Delirious desire

It’s easy to understand why we remember songs when we’ve heard them dozens or hundreds of times. But there are also songs that seize a permanent spot in our memory despite being heard only, say, four or five times.

For me, one of those songs is “Say You” by Ronnie Dove. It barely cracked the Top 40 in late September 1964. It was the last track on the B-side of Ronnie’s Right or Wrong LP — kind of a weird position for a single… The follow-up single, a cover of Wanda Jackson’s great “Right or Wrong,” and a bigger hit, was the last track on side A. (Incidentally, Wanda’s song is another of those I heard only a handful of times back in the day, but never, ever forgot — like “Say You,” it’s one of my favorites.)

“Say You” is a great-sounding Nashville record (maybe recorded at Studio B, like Dove’s “Right or Wrong”? Listen to that gorgeous echo chamber…). But I think what made the song stick for me was the vocal delivery. Even as a kid in ’64, I sensed something unusual in its emotional intensity, seemingly relaxed and frantic at the same time.

“Say You” is a fantasy (“I think you’re gonna be my girl”), but it’s not just some guy dream-dream-dreaming in the privacy of his own home.… Continue reading

Silence

I know one thing for certain: silence will not present itself unbidden amid the noise of the world. If I want it, I have to make space for it, and there is always a choice to make that space. … And in our time now, every decision in favor of silence is profound, even if it involves no more than deliberately turning away other things for hours or days in a week.
Jane Brox

The Internet is Television

The internet was once only about sharing information on a peer-to-peer basis. Inevitably, every aspect of the web is now commodified. The techniques of TV-makers to capture and control audiences are the same ones used by Facebook, Google, et al., strategies that are getting so much negative attention now. Techniques like encouraging passive consumption, addiction, and a feeling of “missing out” when not tuned in. Not to mention the use of captured personal data for profit (TV could only envy this degree of eyeball-mining — their version was the primitive Nielsen rating system).

The web has brought huge benefits into our daily lives. But under capitalism, the expense of maintaining the web had to be underwritten by advertising. So, like TV, the web became a vast marketplace.

I think that the re-emerging trend toward personal blogs (or websites) can be a way to start re-emphasizing the pre-commercial, purely communicative promise of the web.… Continue reading

Detective series

I haven’t watched mainstream television (news networks, sports, sitcoms, talk shows, etc., etc., blah blah blah) for decades. But I very much like watching (mostly British) TV detective series, e.g., Luther, Intelligence, Broadchurch, Vera, George Gently, The Killing, Happy Valley, Marcella, Line of Duty, Wallander, and Shetland.… Continue reading

Chamath Palihapitiya

The short-term, dopamine-driven feedback loops that we have created are destroying how society works. No civil discourse, no cooperation, misinformation, mistruth.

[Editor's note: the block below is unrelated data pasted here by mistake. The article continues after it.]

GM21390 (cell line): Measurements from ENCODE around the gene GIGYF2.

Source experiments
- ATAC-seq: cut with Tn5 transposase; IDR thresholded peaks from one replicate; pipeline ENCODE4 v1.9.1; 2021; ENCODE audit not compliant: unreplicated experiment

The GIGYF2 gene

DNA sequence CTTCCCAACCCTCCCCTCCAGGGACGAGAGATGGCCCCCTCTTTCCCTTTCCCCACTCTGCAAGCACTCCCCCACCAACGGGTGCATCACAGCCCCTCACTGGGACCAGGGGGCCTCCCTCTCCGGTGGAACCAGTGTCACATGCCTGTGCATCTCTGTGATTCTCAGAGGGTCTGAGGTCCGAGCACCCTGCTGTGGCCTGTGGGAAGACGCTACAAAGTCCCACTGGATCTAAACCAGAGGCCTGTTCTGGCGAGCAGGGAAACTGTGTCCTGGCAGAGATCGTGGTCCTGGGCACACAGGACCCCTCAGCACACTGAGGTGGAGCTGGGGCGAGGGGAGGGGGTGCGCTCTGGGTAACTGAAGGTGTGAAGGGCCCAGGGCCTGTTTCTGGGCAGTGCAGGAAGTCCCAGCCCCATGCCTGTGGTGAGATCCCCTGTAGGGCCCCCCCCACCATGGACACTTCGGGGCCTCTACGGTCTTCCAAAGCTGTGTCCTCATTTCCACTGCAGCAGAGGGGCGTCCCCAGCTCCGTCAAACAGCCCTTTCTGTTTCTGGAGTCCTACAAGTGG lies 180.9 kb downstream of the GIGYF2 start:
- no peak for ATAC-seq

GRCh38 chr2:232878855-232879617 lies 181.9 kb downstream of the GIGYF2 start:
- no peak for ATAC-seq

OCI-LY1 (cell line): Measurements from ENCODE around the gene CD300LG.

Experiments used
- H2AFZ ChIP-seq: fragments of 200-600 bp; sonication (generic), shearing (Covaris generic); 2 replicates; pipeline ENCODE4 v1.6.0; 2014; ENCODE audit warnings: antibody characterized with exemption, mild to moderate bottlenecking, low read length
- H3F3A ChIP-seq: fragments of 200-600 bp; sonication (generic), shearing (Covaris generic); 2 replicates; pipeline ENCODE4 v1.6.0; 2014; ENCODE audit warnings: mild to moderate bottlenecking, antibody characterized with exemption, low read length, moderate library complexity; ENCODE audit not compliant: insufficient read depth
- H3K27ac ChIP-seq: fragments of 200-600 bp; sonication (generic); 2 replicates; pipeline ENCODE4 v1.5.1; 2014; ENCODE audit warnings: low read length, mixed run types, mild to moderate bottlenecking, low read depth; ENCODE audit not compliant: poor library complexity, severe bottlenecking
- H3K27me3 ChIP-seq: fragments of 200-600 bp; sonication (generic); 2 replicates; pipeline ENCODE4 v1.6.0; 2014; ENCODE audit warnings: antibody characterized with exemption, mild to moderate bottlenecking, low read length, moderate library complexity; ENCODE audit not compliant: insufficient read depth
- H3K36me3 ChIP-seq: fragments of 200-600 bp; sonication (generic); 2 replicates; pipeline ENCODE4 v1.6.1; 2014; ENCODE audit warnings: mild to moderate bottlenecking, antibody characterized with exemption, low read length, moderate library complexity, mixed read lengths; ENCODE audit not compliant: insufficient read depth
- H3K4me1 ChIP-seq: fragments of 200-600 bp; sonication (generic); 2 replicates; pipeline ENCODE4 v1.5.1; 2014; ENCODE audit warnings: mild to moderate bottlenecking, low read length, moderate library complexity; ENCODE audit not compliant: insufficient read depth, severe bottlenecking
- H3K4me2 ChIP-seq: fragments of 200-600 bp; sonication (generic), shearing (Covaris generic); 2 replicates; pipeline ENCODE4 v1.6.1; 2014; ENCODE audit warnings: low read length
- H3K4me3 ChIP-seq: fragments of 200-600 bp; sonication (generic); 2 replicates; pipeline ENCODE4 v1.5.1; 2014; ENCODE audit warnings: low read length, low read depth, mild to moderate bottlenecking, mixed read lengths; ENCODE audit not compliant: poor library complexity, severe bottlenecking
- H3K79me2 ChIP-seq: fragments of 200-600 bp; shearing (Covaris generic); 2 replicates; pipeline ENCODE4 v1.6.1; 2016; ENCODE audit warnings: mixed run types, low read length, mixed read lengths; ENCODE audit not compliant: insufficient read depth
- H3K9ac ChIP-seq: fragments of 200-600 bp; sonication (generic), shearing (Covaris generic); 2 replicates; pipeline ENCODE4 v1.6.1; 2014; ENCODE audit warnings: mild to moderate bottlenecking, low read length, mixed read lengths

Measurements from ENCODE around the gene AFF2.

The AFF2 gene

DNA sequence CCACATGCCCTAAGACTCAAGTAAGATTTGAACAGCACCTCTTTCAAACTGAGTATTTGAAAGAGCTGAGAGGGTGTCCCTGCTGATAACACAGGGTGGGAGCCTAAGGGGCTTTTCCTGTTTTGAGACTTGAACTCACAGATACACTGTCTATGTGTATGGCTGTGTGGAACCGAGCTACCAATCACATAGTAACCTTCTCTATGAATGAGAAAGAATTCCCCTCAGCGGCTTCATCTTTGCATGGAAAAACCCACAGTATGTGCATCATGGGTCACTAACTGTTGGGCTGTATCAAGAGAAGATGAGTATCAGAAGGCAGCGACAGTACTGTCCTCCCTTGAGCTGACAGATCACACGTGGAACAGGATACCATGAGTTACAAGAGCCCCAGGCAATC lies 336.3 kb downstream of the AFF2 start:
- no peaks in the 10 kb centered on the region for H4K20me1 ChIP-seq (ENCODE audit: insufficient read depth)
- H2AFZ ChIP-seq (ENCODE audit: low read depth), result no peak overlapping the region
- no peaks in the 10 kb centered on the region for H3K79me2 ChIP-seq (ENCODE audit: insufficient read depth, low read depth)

Former Facebook VP Chamath Palihapitiya

Paul Butterfield Blues Band, “Mary Mary” (1966)

For aspiring musicians in the 1960s, the Paul Butterfield Blues Band was hugely influential. If Bob Dylan turned rock into “music for adults” on a lyrical level, the Butterfield Band did the same thing musically.

The band had a ferocious, street-tough sound, best heard early on in What’s Shakin’ cuts like “One More Mile” and “Good Morning Little School Girl.” The performances on their first full (eponomously-titled) Elektra album were great, but despite the instruction on the back of the jacket to play it loud*, the sound itself, the production, was a tiny bit distant, as if you were standing at the back of the club. What’s Shakin’ put you right at the front edge of the stage. (I don’t think Butterfield achieved that degree of in-your-face toughness again until 1969’s Keep On Movin’, produced by Jerry Ragovoy.)

The first album was straight blues, pure Chicago. Sam Lay was probably the best blues drummer in the world at that point, but when he took ill on tour in Boston, the band recruited a jazzier drummer, Billy Davenport, to take his place. The band’s musical landscape was broadening; the landmark second album, East-West, features traditional blues (Robert Johnson’s “Walkin’ Blues”, Muddy Waters’ “Two Trains Running,” and the probably public domain “I Got A Mind to Give Up Living” and “All These Blues”); New Orleans R&B (“Get Out of My Life, Woman”); hard bop (“Work Song”); modal jazz-raga-acid-rock (the title cut); and an old-style jazz ballad, “Never Say No,” that would be at home on a Billy Eckstine (or Billie Holiday) record.… Continue reading

Knausgaard’s Buddhism

Reading Book 6 of My Struggle. Karl Ove stumbles upon the essence of Buddhism, though he doesn’t acknowledge it as such. Like Korzybski’s “the map is not the territory.”

“A world without language was a world without categories, where every single thing, no matter how modest, stood out in its own right. It was a world without history, in which only the moment existed. A pine tree in that world was not a “pine,” nor was it a “tree,” but a nameless phenomenon, something growing up out of the ground, which moved when the wind blew.”… Continue reading

Tao Lin

I love Tao Lin‘s Twitter style, especially his “I recommend…” tweets. Like:

“I recommend avoiding insane culture and people who mock and ridicule other people”… Continue reading

Bill Frisell

The older I get, the more I keep looking back trying to figure out where I come from, and why. And the more I look back, the more information it gives me to move forward.
Bill Frisell